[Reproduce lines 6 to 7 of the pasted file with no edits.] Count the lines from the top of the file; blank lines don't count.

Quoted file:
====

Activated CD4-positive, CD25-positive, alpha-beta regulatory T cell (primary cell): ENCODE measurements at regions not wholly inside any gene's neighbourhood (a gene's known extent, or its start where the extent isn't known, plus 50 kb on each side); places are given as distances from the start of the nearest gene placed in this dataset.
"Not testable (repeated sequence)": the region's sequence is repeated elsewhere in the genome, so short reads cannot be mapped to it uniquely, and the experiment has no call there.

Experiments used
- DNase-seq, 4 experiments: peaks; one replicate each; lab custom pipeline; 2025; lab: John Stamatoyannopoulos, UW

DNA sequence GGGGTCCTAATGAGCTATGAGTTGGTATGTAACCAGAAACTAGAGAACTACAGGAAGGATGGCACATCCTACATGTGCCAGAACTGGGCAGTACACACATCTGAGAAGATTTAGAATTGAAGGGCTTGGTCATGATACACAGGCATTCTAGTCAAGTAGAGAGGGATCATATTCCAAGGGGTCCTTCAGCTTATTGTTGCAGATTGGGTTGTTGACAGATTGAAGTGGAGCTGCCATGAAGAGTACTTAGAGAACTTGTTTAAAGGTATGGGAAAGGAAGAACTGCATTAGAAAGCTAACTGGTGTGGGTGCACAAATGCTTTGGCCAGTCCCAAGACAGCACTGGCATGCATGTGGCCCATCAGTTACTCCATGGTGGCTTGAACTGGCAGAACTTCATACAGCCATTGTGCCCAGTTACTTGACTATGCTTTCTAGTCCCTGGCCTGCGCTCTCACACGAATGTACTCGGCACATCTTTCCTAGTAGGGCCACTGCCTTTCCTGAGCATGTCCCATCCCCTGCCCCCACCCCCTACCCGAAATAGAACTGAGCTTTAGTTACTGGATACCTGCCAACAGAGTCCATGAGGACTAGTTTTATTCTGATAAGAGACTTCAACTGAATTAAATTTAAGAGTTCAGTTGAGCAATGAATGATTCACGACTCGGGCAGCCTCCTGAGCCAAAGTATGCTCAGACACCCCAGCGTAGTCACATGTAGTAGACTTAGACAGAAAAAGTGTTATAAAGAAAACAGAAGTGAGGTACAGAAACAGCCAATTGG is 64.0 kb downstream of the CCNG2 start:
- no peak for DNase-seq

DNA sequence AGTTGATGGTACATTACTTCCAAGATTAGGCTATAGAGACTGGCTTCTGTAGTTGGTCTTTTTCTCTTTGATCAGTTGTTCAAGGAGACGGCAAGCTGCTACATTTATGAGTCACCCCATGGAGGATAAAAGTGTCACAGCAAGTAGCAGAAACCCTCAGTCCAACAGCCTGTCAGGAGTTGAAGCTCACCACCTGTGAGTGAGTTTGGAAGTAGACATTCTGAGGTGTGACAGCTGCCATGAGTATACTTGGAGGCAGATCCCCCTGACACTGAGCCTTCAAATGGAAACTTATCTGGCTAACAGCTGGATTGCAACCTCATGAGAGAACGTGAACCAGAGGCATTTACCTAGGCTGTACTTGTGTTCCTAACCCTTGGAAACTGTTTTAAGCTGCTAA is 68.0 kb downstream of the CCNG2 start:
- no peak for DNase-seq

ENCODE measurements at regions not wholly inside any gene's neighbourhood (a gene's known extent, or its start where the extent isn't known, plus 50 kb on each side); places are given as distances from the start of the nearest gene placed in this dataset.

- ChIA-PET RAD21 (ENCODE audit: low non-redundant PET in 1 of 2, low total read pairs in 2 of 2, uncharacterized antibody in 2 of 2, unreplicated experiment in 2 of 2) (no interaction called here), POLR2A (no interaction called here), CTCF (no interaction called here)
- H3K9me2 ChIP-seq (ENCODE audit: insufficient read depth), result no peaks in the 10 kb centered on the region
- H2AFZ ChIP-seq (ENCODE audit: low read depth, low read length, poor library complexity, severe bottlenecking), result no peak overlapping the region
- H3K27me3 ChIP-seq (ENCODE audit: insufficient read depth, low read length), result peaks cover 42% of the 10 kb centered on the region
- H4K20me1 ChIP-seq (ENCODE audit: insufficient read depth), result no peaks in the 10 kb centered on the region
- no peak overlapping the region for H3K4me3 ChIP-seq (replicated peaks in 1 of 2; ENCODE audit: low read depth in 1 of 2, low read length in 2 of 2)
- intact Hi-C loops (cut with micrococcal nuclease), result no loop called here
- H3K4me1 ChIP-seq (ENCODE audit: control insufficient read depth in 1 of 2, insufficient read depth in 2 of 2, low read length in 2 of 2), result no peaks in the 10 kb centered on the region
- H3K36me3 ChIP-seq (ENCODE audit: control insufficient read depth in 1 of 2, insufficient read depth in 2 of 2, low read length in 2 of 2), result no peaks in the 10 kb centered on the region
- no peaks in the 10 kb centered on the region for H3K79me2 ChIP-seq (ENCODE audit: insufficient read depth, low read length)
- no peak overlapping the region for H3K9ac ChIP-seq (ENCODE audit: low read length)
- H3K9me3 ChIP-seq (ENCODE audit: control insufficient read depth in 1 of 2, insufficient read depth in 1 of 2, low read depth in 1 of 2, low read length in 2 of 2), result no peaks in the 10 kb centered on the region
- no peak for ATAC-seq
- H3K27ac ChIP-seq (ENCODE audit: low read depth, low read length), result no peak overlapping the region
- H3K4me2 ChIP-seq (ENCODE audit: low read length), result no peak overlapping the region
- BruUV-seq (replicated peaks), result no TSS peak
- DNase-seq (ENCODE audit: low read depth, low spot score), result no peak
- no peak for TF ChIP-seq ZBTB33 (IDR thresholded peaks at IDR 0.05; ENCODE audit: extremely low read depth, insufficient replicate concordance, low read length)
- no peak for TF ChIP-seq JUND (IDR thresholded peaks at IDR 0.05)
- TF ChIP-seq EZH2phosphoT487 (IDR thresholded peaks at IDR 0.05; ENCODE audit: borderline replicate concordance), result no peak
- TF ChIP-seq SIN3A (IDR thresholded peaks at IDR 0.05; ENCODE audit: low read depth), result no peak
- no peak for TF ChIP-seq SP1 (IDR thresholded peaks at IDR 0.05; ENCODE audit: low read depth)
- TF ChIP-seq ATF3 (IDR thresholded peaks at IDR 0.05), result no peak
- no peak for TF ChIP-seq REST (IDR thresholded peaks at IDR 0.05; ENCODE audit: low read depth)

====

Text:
- no peak for DNase-seq

DNA sequence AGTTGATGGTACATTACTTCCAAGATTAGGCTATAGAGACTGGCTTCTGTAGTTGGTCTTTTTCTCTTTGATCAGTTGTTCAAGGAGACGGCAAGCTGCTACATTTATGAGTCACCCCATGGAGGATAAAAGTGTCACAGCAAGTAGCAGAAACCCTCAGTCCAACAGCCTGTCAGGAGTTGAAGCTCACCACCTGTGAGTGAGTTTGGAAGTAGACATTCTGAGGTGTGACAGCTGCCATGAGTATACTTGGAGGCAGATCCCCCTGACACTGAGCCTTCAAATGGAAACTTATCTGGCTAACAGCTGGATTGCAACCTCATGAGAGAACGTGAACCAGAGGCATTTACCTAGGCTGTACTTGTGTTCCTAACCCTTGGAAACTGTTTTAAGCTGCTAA is 68.0 kb downstream of the CCNG2 start: